W.Va. High School Students Taking More Advanced Placement Courses

Posted: February 14, 2008

CHARLESTON, W.Va. _ More West Virginia public school students are taking college-level Advanced Placement (AP) courses than ever before, according to a national report released Wednesday.

 

The Fourth Annual AP Report to the Nation, published by the College Board, shows that 2,512 public school students, or about 15.2 percent of the Class of 2007, took at least one Advanced Placement exam during high school. That compares to 1,835 students, or about 10.7 percent, who took the exams in 2002. English is the most common AP course taken by West Virginia students.  

 

 

“The AP report validates that we are on the right track in West Virginia to prepare our students to continue their education,” state Superintendent of Schools Steve Paine said. "But we also know that we have not reached our final goal if future graduates are to be prepared for the digital world of the 21st century.”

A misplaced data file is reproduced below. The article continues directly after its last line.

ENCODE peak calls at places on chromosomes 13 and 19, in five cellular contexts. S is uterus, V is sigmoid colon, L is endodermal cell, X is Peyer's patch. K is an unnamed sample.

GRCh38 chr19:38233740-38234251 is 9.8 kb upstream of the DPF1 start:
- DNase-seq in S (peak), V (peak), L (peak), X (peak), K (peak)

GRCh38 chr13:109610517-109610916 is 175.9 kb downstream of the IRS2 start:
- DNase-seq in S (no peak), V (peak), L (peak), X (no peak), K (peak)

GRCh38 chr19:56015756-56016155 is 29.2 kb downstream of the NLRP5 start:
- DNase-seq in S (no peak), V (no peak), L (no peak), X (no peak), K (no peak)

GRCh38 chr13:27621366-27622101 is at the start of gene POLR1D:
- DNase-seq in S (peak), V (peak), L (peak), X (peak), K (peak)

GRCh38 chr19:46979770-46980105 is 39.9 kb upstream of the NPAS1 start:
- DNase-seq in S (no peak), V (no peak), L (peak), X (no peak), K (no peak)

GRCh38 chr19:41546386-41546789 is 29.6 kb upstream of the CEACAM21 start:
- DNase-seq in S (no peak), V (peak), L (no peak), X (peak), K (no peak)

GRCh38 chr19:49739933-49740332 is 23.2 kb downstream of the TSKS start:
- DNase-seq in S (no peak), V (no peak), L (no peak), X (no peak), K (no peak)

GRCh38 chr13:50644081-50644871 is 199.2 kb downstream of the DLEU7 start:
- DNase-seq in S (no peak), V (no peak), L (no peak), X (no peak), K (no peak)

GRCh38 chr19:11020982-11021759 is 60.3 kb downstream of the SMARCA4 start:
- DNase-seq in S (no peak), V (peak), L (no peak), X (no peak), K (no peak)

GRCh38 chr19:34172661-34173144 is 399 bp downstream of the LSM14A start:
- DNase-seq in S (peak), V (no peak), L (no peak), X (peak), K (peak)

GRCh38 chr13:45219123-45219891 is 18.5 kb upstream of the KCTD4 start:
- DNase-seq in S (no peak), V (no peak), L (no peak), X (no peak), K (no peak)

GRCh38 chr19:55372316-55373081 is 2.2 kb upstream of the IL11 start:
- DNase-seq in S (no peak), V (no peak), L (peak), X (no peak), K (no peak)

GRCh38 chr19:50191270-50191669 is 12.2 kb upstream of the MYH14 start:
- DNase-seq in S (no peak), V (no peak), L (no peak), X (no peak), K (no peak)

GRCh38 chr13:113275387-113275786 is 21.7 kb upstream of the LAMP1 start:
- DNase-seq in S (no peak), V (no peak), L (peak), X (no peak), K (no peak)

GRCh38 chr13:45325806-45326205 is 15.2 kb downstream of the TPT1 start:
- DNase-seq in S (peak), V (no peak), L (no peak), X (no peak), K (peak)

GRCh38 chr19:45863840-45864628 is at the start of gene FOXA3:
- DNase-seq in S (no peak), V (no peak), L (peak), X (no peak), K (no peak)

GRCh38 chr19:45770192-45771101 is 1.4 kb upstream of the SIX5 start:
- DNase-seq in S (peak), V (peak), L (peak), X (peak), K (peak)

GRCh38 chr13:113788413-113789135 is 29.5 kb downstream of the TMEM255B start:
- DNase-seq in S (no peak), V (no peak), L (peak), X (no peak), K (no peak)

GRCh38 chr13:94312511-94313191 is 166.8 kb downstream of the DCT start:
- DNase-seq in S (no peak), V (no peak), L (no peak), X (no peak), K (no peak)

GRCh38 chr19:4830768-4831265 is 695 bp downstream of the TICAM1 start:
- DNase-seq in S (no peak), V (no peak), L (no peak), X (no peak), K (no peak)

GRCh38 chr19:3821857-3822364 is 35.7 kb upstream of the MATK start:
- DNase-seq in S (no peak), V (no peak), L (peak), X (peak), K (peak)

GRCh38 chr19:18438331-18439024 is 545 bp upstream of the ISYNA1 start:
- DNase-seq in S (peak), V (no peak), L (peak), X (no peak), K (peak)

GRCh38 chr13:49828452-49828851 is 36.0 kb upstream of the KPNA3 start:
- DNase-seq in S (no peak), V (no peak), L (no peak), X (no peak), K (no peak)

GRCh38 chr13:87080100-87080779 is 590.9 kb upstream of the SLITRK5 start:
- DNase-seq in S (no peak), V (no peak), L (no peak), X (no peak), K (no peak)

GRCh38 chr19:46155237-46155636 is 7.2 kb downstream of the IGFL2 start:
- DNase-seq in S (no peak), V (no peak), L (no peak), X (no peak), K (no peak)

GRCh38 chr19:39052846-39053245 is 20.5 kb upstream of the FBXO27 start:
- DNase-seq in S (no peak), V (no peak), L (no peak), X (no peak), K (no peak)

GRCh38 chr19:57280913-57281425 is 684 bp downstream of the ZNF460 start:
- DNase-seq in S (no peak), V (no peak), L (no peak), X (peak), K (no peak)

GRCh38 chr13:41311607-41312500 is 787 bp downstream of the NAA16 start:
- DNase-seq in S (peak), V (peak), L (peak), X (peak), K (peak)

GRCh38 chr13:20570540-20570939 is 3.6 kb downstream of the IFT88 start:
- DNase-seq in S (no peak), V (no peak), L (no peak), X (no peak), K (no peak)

In terms of volume, West Virginia students outpaced the nation. Statistically, most states see a drop in performance as participation increases. Not so in West Virginia, according to the report.

 

 

The report shows that a record number of West Virginia students are scoring higher after completing AP courses and taking the corresponding exam. The number of West Virginia students scoring a three or higher has increased from 886 or 5.2 percent in 2002 to 1,149 or 7 percent last year.

 

 

The report also cited West Virginia for its efforts to facilitate and fund teacher participation in AP and pre-AP professional development and for the state’s commitment to college readiness for all students. The West Virginia Center for Professional Development is responsible for training educators to teach Advanced Placement courses.  

 

 

"We're obviously proud of our students and teachers," Paine said.  

 

 

Encouraging more students to enroll in Advanced Placement courses is just one step the West Virginia Department of Education is taking to increase rigor in the 21st century. As part of the system-wide implementation of its 21st Century Skills initiative, the department also has aligned its Content Standards and Objectives with 21st century skills, including critical thinking, problem solving, communication skills, global awareness and business literacy.  

 

 

For more information, contact the West Virginia Department of Education’s Office of Communications at (304) 558-2699.  

 

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